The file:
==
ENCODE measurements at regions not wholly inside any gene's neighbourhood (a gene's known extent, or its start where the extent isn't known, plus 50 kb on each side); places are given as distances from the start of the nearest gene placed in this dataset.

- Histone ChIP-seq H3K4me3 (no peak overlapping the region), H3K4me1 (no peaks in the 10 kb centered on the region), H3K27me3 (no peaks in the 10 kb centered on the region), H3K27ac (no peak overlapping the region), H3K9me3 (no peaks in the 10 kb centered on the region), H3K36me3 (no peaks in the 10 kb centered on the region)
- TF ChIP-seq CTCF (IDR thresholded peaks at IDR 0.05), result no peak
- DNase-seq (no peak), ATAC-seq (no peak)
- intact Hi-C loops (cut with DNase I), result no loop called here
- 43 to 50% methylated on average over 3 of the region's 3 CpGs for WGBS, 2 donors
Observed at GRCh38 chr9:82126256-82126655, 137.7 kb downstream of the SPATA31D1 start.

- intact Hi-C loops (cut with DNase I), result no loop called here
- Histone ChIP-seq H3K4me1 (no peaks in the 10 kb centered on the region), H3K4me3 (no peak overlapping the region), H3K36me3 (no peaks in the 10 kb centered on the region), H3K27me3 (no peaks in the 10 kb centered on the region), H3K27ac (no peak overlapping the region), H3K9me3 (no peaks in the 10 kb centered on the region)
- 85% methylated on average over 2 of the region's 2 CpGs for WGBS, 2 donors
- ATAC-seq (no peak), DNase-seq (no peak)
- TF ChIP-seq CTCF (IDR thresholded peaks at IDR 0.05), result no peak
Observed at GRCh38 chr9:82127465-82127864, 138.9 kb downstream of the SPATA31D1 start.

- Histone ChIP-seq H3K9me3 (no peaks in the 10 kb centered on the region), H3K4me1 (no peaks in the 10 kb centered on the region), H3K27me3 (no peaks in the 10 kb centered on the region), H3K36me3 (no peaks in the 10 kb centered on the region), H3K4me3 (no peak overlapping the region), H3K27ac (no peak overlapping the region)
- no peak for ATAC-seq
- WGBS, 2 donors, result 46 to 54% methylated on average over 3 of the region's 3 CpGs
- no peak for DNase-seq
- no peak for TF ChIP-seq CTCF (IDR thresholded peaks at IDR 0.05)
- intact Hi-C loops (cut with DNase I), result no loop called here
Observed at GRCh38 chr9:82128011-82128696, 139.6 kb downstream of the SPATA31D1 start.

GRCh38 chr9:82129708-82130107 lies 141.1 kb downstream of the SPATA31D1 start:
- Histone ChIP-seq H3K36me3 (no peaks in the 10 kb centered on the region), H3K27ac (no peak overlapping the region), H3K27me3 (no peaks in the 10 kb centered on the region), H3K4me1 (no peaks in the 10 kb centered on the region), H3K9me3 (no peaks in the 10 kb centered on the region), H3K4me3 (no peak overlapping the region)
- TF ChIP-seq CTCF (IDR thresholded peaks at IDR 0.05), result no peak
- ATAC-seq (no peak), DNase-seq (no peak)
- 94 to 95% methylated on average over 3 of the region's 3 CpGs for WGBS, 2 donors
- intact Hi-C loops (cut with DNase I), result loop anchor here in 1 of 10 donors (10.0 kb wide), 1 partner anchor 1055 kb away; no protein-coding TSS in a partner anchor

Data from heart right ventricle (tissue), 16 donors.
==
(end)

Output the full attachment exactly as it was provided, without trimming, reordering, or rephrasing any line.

ENCODE measurements at regions not wholly inside any gene's neighbourhood (a gene's known extent, or its start where the extent isn't known, plus 50 kb on each side); places are given as distances from the start of the nearest gene placed in this dataset.

- Histone ChIP-seq H3K4me3 (no peak overlapping the region), H3K4me1 (no peaks in the 10 kb centered on the region), H3K27me3 (no peaks in the 10 kb centered on the region), H3K27ac (no peak overlapping the region), H3K9me3 (no peaks in the 10 kb centered on the region), H3K36me3 (no peaks in the 10 kb centered on the region)
- TF ChIP-seq CTCF (IDR thresholded peaks at IDR 0.05), result no peak
- DNase-seq (no peak), ATAC-seq (no peak)
- intact Hi-C loops (cut with DNase I), result no loop called here
- 43 to 50% methylated on average over 3 of the region's 3 CpGs for WGBS, 2 donors
Observed at GRCh38 chr9:82126256-82126655, 137.7 kb downstream of the SPATA31D1 start.

- intact Hi-C loops (cut with DNase I), result no loop called here
- Histone ChIP-seq H3K4me1 (no peaks in the 10 kb centered on the region), H3K4me3 (no peak overlapping the region), H3K36me3 (no peaks in the 10 kb centered on the region), H3K27me3 (no peaks in the 10 kb centered on the region), H3K27ac (no peak overlapping the region), H3K9me3 (no peaks in the 10 kb centered on the region)
- 85% methylated on average over 2 of the region's 2 CpGs for WGBS, 2 donors
- ATAC-seq (no peak), DNase-seq (no peak)
- TF ChIP-seq CTCF (IDR thresholded peaks at IDR 0.05), result no peak
Observed at GRCh38 chr9:82127465-82127864, 138.9 kb downstream of the SPATA31D1 start.

- Histone ChIP-seq H3K9me3 (no peaks in the 10 kb centered on the region), H3K4me1 (no peaks in the 10 kb centered on the region), H3K27me3 (no peaks in the 10 kb centered on the region), H3K36me3 (no peaks in the 10 kb centered on the region), H3K4me3 (no peak overlapping the region), H3K27ac (no peak overlapping the region)
- no peak for ATAC-seq
- WGBS, 2 donors, result 46 to 54% methylated on average over 3 of the region's 3 CpGs
- no peak for DNase-seq
- no peak for TF ChIP-seq CTCF (IDR thresholded peaks at IDR 0.05)
- intact Hi-C loops (cut with DNase I), result no loop called here
Observed at GRCh38 chr9:82128011-82128696, 139.6 kb downstream of the SPATA31D1 start.

GRCh38 chr9:82129708-82130107 lies 141.1 kb downstream of the SPATA31D1 start:
- Histone ChIP-seq H3K36me3 (no peaks in the 10 kb centered on the region), H3K27ac (no peak overlapping the region), H3K27me3 (no peaks in the 10 kb centered on the region), H3K4me1 (no peaks in the 10 kb centered on the region), H3K9me3 (no peaks in the 10 kb centered on the region), H3K4me3 (no peak overlapping the region)
- TF ChIP-seq CTCF (IDR thresholded peaks at IDR 0.05), result no peak
- ATAC-seq (no peak), DNase-seq (no peak)
- 94 to 95% methylated on average over 3 of the region's 3 CpGs for WGBS, 2 donors
- intact Hi-C loops (cut with DNase I), result loop anchor here in 1 of 10 donors (10.0 kb wide), 1 partner anchor 1055 kb away; no protein-coding TSS in a partner anchor

Data from heart right ventricle (tissue), 16 donors.